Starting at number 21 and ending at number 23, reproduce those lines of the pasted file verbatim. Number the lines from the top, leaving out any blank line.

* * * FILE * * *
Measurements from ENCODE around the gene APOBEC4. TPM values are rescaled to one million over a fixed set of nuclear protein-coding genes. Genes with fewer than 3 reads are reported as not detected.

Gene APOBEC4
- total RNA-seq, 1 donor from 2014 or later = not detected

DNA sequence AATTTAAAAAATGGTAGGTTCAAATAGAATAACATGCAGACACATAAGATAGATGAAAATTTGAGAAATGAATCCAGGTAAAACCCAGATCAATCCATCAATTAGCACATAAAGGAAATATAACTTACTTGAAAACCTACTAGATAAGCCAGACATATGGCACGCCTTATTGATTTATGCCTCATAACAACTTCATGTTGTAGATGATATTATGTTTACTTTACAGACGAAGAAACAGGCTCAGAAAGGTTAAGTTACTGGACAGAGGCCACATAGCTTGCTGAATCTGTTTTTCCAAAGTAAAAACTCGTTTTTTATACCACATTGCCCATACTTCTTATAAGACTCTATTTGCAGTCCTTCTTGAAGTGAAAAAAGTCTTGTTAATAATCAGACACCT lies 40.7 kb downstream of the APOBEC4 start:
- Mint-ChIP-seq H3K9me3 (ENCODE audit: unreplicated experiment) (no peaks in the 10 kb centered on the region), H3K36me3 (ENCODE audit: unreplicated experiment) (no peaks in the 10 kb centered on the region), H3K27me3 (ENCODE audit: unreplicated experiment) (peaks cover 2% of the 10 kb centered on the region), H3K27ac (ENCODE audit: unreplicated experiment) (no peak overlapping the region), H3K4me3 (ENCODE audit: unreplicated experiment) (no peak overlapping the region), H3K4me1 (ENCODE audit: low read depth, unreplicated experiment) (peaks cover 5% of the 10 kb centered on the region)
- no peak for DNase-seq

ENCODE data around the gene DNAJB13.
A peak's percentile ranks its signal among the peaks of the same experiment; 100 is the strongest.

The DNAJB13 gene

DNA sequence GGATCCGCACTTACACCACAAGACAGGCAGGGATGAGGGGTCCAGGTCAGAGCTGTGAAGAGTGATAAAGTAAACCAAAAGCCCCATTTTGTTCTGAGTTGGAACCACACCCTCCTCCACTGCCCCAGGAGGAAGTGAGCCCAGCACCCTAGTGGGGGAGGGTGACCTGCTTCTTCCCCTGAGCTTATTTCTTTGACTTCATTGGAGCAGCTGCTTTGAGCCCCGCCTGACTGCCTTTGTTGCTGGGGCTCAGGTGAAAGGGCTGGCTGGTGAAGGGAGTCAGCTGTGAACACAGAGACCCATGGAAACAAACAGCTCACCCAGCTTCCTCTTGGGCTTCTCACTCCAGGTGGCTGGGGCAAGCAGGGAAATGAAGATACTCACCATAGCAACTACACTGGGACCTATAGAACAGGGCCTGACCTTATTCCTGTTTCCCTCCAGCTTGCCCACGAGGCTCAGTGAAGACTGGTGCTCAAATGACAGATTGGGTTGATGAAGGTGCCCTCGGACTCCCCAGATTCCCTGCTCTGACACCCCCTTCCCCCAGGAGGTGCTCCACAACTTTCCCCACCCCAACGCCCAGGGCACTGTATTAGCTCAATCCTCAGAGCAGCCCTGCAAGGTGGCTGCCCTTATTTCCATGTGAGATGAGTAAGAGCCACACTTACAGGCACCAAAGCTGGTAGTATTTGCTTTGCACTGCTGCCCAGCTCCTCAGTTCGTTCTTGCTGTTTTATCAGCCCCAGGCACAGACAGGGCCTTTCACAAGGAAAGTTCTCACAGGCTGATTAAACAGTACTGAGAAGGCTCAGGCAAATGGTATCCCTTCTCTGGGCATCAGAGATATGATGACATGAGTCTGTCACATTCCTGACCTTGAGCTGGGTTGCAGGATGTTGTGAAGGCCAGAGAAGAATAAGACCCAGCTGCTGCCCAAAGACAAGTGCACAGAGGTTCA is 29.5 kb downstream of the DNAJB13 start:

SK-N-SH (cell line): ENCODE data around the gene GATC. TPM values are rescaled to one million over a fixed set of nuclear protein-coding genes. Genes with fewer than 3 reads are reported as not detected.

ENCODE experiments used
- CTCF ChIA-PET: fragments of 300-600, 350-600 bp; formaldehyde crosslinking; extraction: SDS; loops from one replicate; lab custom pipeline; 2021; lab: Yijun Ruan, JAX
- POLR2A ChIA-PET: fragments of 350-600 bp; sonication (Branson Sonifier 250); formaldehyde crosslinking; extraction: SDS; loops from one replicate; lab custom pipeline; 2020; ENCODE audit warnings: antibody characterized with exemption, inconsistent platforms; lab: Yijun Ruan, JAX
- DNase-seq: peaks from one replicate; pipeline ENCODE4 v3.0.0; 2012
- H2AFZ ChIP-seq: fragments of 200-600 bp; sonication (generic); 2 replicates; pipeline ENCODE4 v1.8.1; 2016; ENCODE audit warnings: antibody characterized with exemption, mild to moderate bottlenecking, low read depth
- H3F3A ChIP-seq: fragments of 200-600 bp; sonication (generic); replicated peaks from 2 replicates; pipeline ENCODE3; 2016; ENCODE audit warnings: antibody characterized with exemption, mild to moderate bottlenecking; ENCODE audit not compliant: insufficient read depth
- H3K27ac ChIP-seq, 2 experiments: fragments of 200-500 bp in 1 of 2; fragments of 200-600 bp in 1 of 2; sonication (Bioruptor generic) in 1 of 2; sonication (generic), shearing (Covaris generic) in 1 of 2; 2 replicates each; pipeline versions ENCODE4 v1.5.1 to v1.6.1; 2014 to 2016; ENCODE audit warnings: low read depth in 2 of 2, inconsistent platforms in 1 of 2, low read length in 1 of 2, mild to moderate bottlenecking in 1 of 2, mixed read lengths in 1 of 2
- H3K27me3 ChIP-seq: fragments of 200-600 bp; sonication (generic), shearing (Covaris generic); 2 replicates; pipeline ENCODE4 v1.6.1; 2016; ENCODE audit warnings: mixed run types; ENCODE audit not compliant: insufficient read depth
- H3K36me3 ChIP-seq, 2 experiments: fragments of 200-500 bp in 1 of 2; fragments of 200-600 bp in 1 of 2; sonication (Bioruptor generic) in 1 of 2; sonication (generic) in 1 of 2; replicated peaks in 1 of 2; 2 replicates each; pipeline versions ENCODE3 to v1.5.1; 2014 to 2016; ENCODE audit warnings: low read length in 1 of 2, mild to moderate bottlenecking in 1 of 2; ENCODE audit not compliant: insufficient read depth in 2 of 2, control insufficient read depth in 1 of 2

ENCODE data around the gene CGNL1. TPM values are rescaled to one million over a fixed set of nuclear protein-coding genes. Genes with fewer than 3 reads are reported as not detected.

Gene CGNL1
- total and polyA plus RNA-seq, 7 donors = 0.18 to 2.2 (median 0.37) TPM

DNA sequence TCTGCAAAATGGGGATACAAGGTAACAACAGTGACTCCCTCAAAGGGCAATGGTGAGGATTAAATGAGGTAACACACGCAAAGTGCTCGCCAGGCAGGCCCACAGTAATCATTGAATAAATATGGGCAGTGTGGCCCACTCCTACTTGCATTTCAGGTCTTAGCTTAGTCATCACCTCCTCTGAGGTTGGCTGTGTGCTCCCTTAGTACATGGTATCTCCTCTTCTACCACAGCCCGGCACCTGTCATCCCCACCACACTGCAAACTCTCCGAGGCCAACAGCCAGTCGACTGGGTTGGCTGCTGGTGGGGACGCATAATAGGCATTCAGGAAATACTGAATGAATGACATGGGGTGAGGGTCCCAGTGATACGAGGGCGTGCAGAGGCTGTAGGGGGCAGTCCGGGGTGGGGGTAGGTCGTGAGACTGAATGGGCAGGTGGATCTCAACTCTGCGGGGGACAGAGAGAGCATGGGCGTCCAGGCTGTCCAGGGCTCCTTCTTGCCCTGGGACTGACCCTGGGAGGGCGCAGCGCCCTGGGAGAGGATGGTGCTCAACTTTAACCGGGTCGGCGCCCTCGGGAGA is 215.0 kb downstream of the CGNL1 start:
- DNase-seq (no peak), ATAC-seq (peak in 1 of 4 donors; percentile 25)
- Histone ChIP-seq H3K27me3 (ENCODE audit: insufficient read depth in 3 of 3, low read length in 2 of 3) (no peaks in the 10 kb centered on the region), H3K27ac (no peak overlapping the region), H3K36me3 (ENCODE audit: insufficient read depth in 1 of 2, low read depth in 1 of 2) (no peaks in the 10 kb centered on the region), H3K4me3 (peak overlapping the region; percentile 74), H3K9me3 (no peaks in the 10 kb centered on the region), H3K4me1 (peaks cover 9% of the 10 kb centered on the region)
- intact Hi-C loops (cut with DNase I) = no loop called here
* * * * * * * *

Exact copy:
ENCODE data around the gene CGNL1. TPM values are rescaled to one million over a fixed set of nuclear protein-coding genes. Genes with fewer than 3 reads are reported as not detected.

Gene CGNL1
- total and polyA plus RNA-seq, 7 donors = 0.18 to 2.2 (median 0.37) TPM